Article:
Inflammatory bowel disease: ‘Massive step forwards’ as major cause of IBD discovered

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A major cause of inflammatory bowel disease (IBD) has been discovered which could be treated with existing drugs.

The breakthrough was described as a “massive step forwards” by researchers.

IBD is the umbrella term for Crohn’s disease and ulcerative colitis, and such conditions are becoming more prevalent.

As recently as 2022, more than 500,000 people in the UK were living with IBD – almost double the previous 300,000 estimate.

But despite the diseases being more common, existing treatments do not work in every patient and attempts to develop new drugs often fail because of a lack of understanding over what causes IBD.

The breakthrough came as researchers discovered a part of DNA only active in some immune cells which cause inflammation in bowels.

There are no drugs that specifically block this.

However, ones which are already prescribed for other non-inflammatory conditions were predicted to be effective.

In tests, experts at the Francis Crick Institute along with UCL and Imperial College London found the medication decreased inflammation in the immune cells and also in gut samples from IBD patients.

But there are side effects with this medication in other organs – and the researchers are now trying to work out how to deliver it directly to immune cells.

IBD sufferers welcome development

Lauren Golightly was diagnosed with Crohn’s disease in 2018 after suffering stomach cramps, blood in her stools and irregular bowel habits.

The 27-year-old woman said: “Crohn’s has had a huge impact on my life. I’ve had a rocky road since diagnosis, with many hospital admissions, several different medications and even surgery to have a temporary stoma bag.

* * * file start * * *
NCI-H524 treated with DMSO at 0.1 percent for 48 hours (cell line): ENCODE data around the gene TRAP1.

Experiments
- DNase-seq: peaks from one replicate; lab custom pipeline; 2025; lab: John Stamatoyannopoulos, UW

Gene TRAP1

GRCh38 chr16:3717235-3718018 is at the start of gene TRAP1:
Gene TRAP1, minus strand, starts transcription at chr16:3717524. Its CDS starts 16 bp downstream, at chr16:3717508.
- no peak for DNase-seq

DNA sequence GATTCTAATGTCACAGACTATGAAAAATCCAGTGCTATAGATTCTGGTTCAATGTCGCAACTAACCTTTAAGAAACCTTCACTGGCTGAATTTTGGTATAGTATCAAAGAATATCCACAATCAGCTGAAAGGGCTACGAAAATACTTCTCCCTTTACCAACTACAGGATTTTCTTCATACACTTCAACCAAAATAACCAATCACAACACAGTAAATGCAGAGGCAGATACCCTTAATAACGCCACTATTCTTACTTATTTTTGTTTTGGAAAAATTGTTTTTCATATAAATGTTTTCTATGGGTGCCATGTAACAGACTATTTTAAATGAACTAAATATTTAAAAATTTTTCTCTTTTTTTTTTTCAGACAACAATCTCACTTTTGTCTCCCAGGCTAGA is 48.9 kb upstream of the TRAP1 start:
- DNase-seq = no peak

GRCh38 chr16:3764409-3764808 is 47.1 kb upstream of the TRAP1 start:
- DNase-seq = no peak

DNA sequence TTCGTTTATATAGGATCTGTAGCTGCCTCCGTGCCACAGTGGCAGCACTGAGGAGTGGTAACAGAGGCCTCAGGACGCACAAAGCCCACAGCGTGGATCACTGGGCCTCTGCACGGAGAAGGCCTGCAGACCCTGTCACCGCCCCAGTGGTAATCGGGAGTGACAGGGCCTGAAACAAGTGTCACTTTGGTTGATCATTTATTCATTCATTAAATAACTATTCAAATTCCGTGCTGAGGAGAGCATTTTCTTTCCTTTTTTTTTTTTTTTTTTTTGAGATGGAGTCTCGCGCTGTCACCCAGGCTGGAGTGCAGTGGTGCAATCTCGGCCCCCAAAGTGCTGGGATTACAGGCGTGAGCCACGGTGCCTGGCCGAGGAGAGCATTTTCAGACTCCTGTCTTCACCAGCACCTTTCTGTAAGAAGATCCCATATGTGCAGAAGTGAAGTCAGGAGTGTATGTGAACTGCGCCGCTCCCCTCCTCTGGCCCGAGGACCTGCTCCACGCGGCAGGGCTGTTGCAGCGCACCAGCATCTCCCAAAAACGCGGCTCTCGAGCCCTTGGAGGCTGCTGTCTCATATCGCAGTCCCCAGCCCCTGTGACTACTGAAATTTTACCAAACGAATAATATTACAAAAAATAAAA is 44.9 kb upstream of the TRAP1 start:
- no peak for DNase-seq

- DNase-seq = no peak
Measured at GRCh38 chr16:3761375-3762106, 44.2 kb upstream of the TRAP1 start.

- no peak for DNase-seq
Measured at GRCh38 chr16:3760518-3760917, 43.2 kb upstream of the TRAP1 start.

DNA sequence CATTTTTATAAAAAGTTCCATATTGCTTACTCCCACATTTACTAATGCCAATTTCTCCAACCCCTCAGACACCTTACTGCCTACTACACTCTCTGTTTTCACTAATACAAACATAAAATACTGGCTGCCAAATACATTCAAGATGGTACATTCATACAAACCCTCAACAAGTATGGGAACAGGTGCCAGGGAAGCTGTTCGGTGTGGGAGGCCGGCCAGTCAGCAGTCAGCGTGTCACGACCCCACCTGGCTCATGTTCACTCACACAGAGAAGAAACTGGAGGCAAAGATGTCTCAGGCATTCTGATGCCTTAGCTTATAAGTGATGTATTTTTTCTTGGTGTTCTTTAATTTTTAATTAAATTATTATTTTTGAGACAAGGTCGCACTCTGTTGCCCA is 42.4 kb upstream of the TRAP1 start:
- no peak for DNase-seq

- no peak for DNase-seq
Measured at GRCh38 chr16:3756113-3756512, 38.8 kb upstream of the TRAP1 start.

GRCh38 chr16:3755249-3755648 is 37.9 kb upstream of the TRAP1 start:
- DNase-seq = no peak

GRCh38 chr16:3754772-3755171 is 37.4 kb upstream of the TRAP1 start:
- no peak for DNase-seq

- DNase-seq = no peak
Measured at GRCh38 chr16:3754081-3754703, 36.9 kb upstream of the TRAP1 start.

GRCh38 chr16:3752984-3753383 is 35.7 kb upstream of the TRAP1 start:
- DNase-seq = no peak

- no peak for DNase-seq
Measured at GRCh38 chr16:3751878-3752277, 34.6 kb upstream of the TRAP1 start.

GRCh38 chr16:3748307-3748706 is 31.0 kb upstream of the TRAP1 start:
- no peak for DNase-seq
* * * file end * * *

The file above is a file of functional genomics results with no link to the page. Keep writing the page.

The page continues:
“One of the hardest things about having Inflammatory Bowel Disease (IBD) is the uncertainty around it.”

She added: “I still experience flare-ups and can still spend quite a bit of time in hospital. Learning about this research is so exciting and encouraging.

“I am hopeful this could potentially make a difference for myself and so many other hundreds of thousands of people living with IBD.”

‘We’ve discovered a pathway’

James Lee, from the Francis Crick Institute and consultant gastroenterologist at the Royal Free Hospital and UCL, said: “Using genetics as a starting point, we’ve uncovered a pathway that appears to play a major role in IBD and other inflammatory diseases.

“Excitingly, we’ve shown that this can be targeted therapeutically, and we’re now working on how to ensure this approach is safe and effective for treating people in the future.”

Christina Stankey, PhD student at the Francis Crick Institute, and co-first author, said: “IBD and other autoimmune conditions are really complex, with multiple genetic and environmental risk factors, so to find one of the central pathways, and show how this can be switched off with an existing drug, is a massive step forwards.”

The research was published in Nature.

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